Teaching Trainers the Art of Self-Promotion
How to help your staff sell their own services to increase your club’s bottom line.Debra Atkinson,
If you are a director or manager operating on a tight budget, chances are you have spent at least some of your dwindling financial resources promoting your studio’s personal fitness training services. But no matter how much of the budget pie has been allotted to marketing those services in newsprint, radio or television ads, you’ll never succeed if your personal fitness trainers don’t know how to promote, market and sell their own services. That’s why it’s up to you to teach your training staff how to use their greatest asset: the art of self-promotion.
You may have a crack team of trainers who stay sharp by honing innovative techniques that make it possible to bench-press more weight, work effectively with clients and perform exacting fitness assessments. But the very step that would take your business to the next level—teaching trainers the skill of confidence when selling their services—tends to fall through the cracks. The solution can be quite simple: Learning the right sales technique, like perfecting any other skill, takes practice, practice and more practice.
Here are some practical ways for managers and directors to make sales training and marketing more fun—and more profitable—for all concerned.
Set marketing goals for your training staff by using what is known as a contact contract. Have every trainer sign an agreement designed to keep track of his or her goals. Base each agreement on a combination of the trainer’s own goals coupled with the goals you have set for your program. Agreements should be extremely clear in terms of expectations and should clearly define what is expected of a part-time versus a full-time trainer.
During the first 90 days of any trainer’s employment, agree with the individual on a goal, such as phoning three new contacts each day (this can also be done with trainers who have been with you for a while but are not performing up to your expectations). The trainer should record the name and phone number of each prospect contacted, along with pertinent details of the conversation. By the end of the 3-week period, most trainers will already be stretching outside their comfort zone and creating their own successful marketing habits.
By the time you conduct your 90-day review for these new hires, it will be far more obvious to you which trainers will be assets for your organization and which will not. Why, you ask? Because if an individual has taken the proper steps to market and sell the agreed-on number of services, it will be readily apparent, since the trainer will have amassed a list of up to 270 potential new clients!
Another way to increase sales among your trainers is to use what is known as a lead box. The lead box serves as a risk-free way for new clients to try personal training and gives your trainers what they need to best service these prospects.
Place a box at the front desk, along with a sign that says you are currently offering a complimentary session to members new to training. To expedite matters, provide blank forms on which interested members can give their name, age and phone number, plus the best time they can be reached. This allows you to choose suitable trainers. Using the qualified leads, your trainers can then make appointments for the complimentary sessions.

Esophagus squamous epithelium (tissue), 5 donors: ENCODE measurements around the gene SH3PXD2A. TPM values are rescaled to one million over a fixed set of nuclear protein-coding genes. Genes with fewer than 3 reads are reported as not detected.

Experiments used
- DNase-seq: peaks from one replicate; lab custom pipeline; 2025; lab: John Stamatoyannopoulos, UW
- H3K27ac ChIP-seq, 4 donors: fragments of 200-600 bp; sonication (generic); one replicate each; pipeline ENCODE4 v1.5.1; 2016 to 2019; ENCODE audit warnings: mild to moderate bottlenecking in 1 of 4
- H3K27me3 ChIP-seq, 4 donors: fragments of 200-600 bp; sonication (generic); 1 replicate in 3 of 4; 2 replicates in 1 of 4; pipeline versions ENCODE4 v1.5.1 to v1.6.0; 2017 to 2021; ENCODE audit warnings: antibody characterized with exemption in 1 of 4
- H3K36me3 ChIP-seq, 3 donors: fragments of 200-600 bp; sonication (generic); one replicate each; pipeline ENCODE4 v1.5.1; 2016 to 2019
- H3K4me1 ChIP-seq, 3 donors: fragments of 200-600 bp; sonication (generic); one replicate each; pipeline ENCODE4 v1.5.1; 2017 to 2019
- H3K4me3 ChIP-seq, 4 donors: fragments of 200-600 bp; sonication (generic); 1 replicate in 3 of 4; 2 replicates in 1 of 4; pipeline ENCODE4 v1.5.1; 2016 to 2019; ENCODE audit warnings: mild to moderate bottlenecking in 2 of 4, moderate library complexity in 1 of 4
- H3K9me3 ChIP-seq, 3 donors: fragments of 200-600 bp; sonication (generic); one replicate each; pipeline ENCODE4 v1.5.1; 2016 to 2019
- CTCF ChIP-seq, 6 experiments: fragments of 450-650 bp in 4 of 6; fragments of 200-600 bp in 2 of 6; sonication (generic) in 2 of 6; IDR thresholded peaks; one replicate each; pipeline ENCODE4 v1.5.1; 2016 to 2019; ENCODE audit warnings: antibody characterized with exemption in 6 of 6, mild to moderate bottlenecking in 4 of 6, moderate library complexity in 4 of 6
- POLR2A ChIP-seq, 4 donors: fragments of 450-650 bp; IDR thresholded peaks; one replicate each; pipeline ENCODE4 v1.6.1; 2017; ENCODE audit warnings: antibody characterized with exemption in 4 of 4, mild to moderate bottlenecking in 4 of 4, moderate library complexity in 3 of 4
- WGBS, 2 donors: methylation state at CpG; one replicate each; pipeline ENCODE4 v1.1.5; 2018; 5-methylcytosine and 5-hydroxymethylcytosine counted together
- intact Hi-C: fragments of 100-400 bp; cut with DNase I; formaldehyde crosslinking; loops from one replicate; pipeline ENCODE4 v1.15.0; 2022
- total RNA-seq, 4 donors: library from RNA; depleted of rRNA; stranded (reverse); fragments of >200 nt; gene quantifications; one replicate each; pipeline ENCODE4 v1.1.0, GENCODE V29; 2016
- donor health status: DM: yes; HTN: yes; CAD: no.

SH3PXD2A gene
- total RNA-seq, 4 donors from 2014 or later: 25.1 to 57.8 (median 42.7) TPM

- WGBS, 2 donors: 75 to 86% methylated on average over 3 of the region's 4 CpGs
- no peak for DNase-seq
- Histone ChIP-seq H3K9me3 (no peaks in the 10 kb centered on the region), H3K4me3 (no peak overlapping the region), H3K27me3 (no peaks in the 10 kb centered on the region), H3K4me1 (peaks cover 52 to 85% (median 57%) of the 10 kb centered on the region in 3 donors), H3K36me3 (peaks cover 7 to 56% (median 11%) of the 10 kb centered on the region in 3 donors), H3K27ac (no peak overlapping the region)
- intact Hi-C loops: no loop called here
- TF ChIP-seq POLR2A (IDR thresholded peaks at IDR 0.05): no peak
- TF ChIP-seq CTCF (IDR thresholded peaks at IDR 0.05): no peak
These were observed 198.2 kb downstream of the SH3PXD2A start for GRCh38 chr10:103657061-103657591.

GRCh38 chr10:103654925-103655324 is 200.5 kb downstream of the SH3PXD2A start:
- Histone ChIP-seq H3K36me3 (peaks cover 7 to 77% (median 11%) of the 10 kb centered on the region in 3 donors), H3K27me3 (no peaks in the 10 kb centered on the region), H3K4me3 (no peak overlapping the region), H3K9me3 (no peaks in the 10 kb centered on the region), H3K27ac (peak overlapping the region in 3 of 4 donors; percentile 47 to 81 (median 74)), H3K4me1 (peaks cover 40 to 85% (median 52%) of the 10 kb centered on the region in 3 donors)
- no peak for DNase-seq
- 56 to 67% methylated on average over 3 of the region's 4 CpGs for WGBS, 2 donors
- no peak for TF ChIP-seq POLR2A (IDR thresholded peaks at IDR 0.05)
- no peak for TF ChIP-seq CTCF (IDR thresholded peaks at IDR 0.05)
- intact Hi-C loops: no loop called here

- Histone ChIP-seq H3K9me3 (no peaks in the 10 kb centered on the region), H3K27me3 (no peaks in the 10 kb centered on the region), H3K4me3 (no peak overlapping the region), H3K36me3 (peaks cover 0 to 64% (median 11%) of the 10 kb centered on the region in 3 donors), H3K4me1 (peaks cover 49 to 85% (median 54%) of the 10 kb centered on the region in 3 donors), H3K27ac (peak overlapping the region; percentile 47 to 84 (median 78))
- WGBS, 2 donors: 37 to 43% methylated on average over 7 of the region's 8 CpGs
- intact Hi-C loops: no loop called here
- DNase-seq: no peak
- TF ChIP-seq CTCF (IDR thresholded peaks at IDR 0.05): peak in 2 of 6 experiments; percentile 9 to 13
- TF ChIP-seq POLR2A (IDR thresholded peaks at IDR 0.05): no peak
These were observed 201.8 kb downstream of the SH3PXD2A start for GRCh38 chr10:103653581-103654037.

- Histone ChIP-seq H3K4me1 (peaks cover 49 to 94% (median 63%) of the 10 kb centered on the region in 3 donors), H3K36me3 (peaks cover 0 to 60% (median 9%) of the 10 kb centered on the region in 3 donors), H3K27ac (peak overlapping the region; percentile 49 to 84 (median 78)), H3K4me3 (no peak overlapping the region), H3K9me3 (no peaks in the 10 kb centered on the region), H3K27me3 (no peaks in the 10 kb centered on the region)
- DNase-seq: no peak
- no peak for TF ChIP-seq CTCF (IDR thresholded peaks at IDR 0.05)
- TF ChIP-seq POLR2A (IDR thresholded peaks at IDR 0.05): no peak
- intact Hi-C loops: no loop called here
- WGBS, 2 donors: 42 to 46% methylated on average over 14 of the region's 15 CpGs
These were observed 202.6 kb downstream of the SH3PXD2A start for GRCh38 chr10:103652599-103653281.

To help novice trainers learn the ropes, you might want to create a script they can refer to when calling leads to book these sessions. See “How to Confidently Book a Complimentary Session” on page 41 for a sample cheat sheet that trainers can refer to when they get nervous or tongue-tied. For some trainers, learning how to sound energetic and enthusiastic when booking client appointments is the first step in developing their marketing skills.
You might also want to try monthly personal training specials designed to help your trainers attract new clients. This type of special promotion gives trainers a reason and an opportunity to engage potential clients in conversation about getting started. Most trainers will feel somewhat bolder knowing that the prospects want to learn more about training, and the promotion gives the trainers a special reason to encourage individuals to start immediately.
To effectively maximize this sense of urgency in both clients and trainers, consider occasionally offering a “very special special promotion, such as a half-yearly sale—exclusively for new clients—that boasts a “1-day only” low introductory rate on a set number of sessions. For example, tell your trainers that on November 1 they have from start of business to end of the business day to promote and collect fees for this special package deal. This will not only create a sense of urgency to close the deal in the prospective clients; it will also appeal to the competitive nature of your trainers, who will want to see who can sell the most in that single day.
One way your trainers can inform prospective clients about special packages is to make follow-up phone calls. For a script on what to say, see “Alerting Prospects About Special Promotions,” below.
New members at most fitness facilities go through orientation appointments. Why not have your personal trainers perform these baseline assessments and introduction-to-equipment appointments? This way, trainers are exposed to the new members who most need their services; they build rapport with these members right from the start; and they can easily identify someone who is “an ideal candidate for personal training.”
Before their first orientation session with a new member, encourage your trainers to practice effective and powerful statements, such as “I’d love to work with you on your fitness goals!” or “Our members who have a personal trainer get better results right from the start. We can cut out the guesswork and get right down to the real work. Does that make sense to you?”